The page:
FC del Sud de Buenos Aires 4-8-0 Locomotives in Argentina


Class Details by Steve Llanso of Sweat House Media

Class Class 11C (Locobase 2854)

Data from "4-8-0 Type Locomotive for the Buenos Ayres [sic] Great Southern", Railway Engineer, Volume 45, No 8 (August 1924), pp. 291-292. Carlos Alberto Fernandez Priotti in Bryan Attewell ([] Steam Locomotive simulator program (December 2000) and D Rock Carling, 4-8-0 Tender Locomotives (New York: Drake Publishers Inc, 1972), p. 71-72, serial #194 in table pp. 106-107; D S Purdom, British Steam on the Pampas (London: Mechanical Engineering Publications, Ltd, 1977), pp. 53-54 delivered 20 in 1924, 30 more in 1928 (4245-4274).

Tall, Belpaire-boilered, oil-fired freight engine first supplied by Armstrong-Whitworth (25 in 1924) that were "among the heaviest and most powerful goods engines ever put on the rail in Argentina." (Nock, RWC V, pl 121).

Purdom noted that their low axle loading of 16 long tons (17.9 short tons) "ensur[ed] good route availability." They pulled 1,500-2,000 ton fruit trains from the Rio Negro Valley in trains, according to Purdom, whose "increased loads imposed on the existing form of drawbars and couplings ...caused rather a lot of breakages." Moreover, its power encouraged high running speeds that turned relatively small drivers at such high rpm that "wear and tear on the axleboxes was heavy.

As with any three-cylinder design, he adds, "maintenance was a little heavy, though no trouble was experienced with the crank axles." Part of the problem was an Argentinian opinion that "any inside motion was considered awkward and inaccessible by the staff." Its attention, he remarked, " could at times be improved."

Even so, Purdom contends", [i]n terms of cargo handled and revenue earned this class must have paid for itself hands down within a comparatively short period." An example of its versatility was its assignment to a heavy sleeper train (up to 20 sleeping cars and a "luggage van" (North American "baggage car") that left Buenos Aires at 10:30 PM, arriving at Mar del Plata after running on a "very easy schedule".

The third cylinder carried on the centerline under the smokebox allowed the class to develop more power at a lower boiler pressure. Two likely advantages -- smoother action in the motion and lower boiler maintenance cost--seem to offset any additional maintenance difficulty caused by the center cylinder's location. Weir pumps and feed water heaters were fitted in the first 40 locomotives, but later removed.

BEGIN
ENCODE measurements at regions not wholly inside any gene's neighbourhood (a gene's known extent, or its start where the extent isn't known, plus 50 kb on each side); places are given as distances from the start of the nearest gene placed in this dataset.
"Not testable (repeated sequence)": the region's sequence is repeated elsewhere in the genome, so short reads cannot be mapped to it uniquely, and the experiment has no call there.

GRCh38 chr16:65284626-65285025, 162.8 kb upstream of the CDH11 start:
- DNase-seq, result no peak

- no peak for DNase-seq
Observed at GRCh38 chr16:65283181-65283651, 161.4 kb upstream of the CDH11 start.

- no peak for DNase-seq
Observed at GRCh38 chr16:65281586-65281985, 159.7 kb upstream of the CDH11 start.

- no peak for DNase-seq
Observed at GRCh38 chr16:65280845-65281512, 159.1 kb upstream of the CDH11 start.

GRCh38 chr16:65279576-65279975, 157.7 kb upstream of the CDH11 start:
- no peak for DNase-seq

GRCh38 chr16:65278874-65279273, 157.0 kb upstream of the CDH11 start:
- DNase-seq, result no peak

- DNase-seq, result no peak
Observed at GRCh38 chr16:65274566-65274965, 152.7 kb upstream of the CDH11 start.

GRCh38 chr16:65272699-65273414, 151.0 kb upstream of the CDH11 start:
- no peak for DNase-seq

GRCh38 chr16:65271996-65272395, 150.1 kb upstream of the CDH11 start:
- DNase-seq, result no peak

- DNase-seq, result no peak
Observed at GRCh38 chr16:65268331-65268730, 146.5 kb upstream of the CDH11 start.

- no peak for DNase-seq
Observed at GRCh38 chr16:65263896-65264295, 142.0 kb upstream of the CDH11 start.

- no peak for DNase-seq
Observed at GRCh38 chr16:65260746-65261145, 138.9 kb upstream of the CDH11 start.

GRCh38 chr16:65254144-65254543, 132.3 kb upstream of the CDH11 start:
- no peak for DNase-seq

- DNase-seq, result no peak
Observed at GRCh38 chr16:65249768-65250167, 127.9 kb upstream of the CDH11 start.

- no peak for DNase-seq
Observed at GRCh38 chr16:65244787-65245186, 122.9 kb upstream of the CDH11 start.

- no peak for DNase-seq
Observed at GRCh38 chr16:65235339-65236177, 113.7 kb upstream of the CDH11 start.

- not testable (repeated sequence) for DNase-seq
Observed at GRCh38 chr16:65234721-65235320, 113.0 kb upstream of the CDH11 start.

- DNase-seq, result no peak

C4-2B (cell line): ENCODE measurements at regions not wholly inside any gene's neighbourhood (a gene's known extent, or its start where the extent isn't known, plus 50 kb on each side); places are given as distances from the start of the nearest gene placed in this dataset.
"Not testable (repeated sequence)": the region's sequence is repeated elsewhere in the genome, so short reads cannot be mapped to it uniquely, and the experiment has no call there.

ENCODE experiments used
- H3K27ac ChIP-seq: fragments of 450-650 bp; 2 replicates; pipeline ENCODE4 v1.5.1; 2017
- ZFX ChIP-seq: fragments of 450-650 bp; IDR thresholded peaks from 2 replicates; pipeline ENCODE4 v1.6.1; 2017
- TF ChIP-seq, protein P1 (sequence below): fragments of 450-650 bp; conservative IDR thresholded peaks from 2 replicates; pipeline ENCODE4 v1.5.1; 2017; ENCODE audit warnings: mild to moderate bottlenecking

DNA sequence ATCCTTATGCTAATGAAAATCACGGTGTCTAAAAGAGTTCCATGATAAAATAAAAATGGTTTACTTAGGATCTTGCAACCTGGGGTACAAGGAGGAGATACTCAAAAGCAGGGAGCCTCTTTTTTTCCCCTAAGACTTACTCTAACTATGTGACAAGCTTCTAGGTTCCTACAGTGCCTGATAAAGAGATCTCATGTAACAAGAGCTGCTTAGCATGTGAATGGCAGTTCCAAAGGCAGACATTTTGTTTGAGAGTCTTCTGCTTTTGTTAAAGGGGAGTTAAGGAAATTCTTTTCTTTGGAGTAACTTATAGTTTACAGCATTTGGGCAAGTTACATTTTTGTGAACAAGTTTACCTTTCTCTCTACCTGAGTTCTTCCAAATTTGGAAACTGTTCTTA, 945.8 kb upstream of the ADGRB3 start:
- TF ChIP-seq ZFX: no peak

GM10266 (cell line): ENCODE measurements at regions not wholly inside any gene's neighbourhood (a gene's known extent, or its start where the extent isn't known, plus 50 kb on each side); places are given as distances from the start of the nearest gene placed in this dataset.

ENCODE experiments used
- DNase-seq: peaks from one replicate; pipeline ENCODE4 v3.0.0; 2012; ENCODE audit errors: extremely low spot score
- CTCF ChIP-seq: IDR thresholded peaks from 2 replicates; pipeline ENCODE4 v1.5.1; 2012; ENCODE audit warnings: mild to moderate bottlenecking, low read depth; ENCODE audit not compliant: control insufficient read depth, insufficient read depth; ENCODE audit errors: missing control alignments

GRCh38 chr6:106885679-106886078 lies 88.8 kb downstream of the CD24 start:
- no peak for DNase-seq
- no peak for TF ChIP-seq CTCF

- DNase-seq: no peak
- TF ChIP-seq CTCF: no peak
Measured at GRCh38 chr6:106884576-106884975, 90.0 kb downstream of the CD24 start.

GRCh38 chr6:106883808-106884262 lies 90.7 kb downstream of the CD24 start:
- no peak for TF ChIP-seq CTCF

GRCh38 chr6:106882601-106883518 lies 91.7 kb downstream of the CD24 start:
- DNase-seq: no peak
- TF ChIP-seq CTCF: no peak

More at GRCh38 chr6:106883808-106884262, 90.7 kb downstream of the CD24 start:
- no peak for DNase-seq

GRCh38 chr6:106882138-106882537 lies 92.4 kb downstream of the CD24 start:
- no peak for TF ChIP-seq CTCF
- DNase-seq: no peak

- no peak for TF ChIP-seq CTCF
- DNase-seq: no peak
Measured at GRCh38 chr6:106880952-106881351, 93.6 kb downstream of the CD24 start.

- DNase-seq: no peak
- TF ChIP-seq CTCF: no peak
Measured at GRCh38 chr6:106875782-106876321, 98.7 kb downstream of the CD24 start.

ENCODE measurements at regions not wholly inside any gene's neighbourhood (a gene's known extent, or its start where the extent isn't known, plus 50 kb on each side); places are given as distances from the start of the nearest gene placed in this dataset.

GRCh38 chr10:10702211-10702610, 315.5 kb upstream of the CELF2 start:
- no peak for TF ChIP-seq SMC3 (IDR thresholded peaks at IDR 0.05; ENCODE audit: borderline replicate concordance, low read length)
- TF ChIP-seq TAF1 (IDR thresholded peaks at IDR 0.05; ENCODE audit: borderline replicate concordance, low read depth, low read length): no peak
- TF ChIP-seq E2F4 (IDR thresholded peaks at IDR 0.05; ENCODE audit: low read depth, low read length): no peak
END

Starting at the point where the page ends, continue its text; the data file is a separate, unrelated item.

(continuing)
Fuel oil capacity in the tender is shown in long tons.

Beyer-Peacock's 1929 batch differed enough in detail (especially the 21% decrease in superheater area) as to appear in Locobase 20634.

All of the 11Cs went through the privately held ASTARSA shops beginning in 1957, Purdom added, "and an excellent job has been made of the lot." Self-adjusting Franklin wedges for the coupled axle boxes, letting the engines "run like sewing machines when in good trim." Their exhausts were improved as well and sand boxes now rode on top of the boiler.

Carling offered a full list of the update, beginning with the comment that it was based on Andre Chapelon's design, said Carling. It produced a long list of modification at moderate cost ("about a seventh of that of a general overhaul"). Jacking up the boiler pressure to the limits of the design was only one change. Small tube alterations meant fewer gases through the flues. Fuel combustion was now completed in the firebox, thanks to an improved oil burner. Valve chests received new liners and valves and pistons had new rings and the steam circuit benefited from better exhaust passage design and a single Kylchap exhaust. Valve gear used a new combination lever.

Greater power required frame strengthening, "especially the cross bracing". Driving axle horns now used automatically adjusted wedges and mechanical lubricators served bearing, valves, and pistons, Carling added.

For the same fuel consumption, power increased between 26% to 40%. When using the same power as before, consumption dropped 16% to 40%. Average fuel consumption when hauling 1,500-2,000 tons came out as 30% lower.

"So much had the performance improved, " Carling concluded, "that they took over duties from larger and more recently built 4-8-0s, such as haulage of fast perishable traffic, despite their smaller wheels."

In 1967, the class still numbered 75 and remained the "backbone of the heavies good and grain traffic on the Southern Railway", also sharing in express operation.


Class Class 11C - 1929 (Locobase 20634)

Data from D[ennis] Rock Carling, 4-8-0 Tender Locomotives (New York: Drake Publishers Inc, 1972), p. 71-72 and serial #195 in table pp. 106-107; and D S Purdom, British Steam on the Pampas (London: Mechanical Engineering Publications, Ltd, 1977), pp. 53-54.

After Armstrong-Whitworth delivered 55 of this tall, three-cylinder, Belpaire-boilered, oil-fired freight engine design in 1924 and 1927 (Locobase 2854), Beyer, Peacock produced an additional 20 to similar specs.

As noted in the earlier entry, the third cylinder carried on the centerline under the smokebox allowed the class to develop more power at a lower boiler pressure. Two likely advantages -- smoother action in the motion and lower boiler maintenance cost--seem to offset any additional maintenance difficulty caused by the center cylinder's location.

But in the 1929 engines, the firebox heating surface area decreased slightly, but the superheater area fell by 21%. Locobase supposes that the original design was replaced by another variation of the basic Schmidt firetube superheater or the boiler surrendered one-fifth of its flues and superheater elements.